What is Assistive Technology?

Assistive technology (AT) is an important factor in reducing barriers for students to access the curriculum and learning. 

The federal definition of AT is  “any item, piece of equipment or product system, whether acquired commercially off the shelf, modified, or customized, that is used to increase, maintain, or improve the functional capabilities of children with disabilities".  It also includes the services needed to select, acquire and use the AT effectively. IEP teams need to ensure the successful adoption and implementation of the tools as well.

The official definition of assistive technology is very general in that it provides IEP teams with the flexibility to explore and provide a range of AT for students to access the curriculum and complete their learning tasks. A large variety of technology (from no/low tech to high tech) can be considered for students to support writing, reading, math, executive functioning, and speaking & listening. AT can help students gain confidence in their abilities ability to produce work and demonstrate what they know.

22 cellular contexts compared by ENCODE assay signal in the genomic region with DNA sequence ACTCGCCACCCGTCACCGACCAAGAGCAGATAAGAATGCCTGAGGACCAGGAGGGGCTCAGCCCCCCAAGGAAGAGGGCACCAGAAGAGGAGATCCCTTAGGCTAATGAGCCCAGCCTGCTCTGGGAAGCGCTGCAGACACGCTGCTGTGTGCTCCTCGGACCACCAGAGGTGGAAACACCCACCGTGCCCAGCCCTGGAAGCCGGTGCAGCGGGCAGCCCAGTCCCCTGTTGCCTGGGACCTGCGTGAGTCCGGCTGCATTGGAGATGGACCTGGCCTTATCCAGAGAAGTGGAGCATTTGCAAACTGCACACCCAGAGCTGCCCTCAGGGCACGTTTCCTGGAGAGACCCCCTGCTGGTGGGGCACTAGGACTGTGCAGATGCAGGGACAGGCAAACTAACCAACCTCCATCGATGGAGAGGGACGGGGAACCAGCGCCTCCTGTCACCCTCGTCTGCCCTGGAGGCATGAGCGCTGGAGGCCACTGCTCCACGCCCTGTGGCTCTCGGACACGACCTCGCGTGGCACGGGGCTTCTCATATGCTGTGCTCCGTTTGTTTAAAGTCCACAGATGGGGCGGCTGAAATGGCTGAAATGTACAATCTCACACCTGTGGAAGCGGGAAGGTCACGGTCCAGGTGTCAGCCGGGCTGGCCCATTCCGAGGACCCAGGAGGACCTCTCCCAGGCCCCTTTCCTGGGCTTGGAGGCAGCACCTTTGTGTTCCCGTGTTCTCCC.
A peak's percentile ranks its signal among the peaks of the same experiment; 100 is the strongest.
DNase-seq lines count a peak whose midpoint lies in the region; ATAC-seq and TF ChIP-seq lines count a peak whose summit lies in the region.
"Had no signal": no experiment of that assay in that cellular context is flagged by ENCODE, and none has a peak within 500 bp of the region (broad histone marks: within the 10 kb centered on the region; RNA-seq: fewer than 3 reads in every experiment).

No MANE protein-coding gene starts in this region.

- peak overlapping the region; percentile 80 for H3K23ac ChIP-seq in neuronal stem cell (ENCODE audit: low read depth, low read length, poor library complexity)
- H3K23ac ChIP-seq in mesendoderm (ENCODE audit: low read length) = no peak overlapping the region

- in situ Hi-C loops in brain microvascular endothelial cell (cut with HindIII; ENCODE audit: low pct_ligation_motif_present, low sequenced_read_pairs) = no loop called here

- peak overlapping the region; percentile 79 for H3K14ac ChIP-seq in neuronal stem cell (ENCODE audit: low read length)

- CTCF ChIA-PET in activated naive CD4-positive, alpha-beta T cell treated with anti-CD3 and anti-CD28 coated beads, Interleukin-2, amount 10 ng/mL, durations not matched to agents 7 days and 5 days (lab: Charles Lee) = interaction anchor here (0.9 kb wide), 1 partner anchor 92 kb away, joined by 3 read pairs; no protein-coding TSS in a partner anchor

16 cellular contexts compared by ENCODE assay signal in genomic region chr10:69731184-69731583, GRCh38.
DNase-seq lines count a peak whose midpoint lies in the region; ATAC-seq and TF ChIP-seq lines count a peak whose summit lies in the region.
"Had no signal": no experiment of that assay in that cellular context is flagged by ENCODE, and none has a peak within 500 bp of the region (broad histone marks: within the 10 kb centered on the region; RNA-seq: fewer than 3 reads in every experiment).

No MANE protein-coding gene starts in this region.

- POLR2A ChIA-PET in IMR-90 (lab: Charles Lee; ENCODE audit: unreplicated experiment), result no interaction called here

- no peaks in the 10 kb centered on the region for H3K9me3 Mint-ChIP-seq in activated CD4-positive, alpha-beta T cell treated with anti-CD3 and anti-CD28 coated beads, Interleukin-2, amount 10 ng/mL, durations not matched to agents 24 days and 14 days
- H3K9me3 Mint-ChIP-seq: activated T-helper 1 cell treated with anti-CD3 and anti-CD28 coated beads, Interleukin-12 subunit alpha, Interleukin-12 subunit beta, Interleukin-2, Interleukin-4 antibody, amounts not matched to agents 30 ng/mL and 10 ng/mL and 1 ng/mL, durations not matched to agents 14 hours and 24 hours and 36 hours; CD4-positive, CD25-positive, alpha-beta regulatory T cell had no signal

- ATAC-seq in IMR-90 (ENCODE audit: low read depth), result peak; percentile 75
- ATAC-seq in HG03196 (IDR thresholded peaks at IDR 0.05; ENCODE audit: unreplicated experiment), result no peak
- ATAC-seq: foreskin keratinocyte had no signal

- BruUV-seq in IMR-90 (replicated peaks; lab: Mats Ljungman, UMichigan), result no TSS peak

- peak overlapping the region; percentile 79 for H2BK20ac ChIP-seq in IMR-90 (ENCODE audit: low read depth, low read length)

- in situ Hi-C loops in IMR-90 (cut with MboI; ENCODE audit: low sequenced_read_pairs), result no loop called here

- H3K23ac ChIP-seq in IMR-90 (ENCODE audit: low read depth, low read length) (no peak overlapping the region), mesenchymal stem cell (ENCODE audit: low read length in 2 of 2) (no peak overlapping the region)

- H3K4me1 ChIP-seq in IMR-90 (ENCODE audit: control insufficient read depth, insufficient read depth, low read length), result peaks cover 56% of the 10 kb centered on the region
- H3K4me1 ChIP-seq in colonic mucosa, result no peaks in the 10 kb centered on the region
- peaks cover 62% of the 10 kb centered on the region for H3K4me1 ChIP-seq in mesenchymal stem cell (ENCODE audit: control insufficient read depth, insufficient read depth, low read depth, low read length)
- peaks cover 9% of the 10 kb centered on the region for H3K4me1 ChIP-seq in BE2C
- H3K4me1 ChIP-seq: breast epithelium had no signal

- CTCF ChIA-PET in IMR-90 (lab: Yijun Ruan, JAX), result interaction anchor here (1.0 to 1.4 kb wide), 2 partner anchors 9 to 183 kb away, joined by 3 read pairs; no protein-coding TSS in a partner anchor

Guiding Principles:

  • A team consideration process is essential. The success of any AT is highly dependent upon the support from the student's IEP team.

  • Students need opportunities to use their AT and work towards utilizing it with independence.

  • Technology decisions are guided by needs and not candidacy.

  • Assistive technologies are more that educational tools, they provide access and help level the playing field for students with disabilities.

  • There is a "time and a place" for all tools. The team needs to understand the purpose of the AT and ensure the use of the tool(s) is implemented.


Additionally, QIAT (Quality Indicators for Assistive Technology) gives valuable information about how teams should develop and deliver assistive technology service.

Examples of AT:

Pencil grip, fidgits, seat cushions, adapted paper, graph paper, calculator, reading windows, visual timers, slant board, manipulatives, built-in accessibility features of devices, graphic organizers, switches, text-to-speech (TTS), word prediction, voice recognition, digital math equation editor, productivity apps, audio books, keyboards, touch screen, and drawing tools.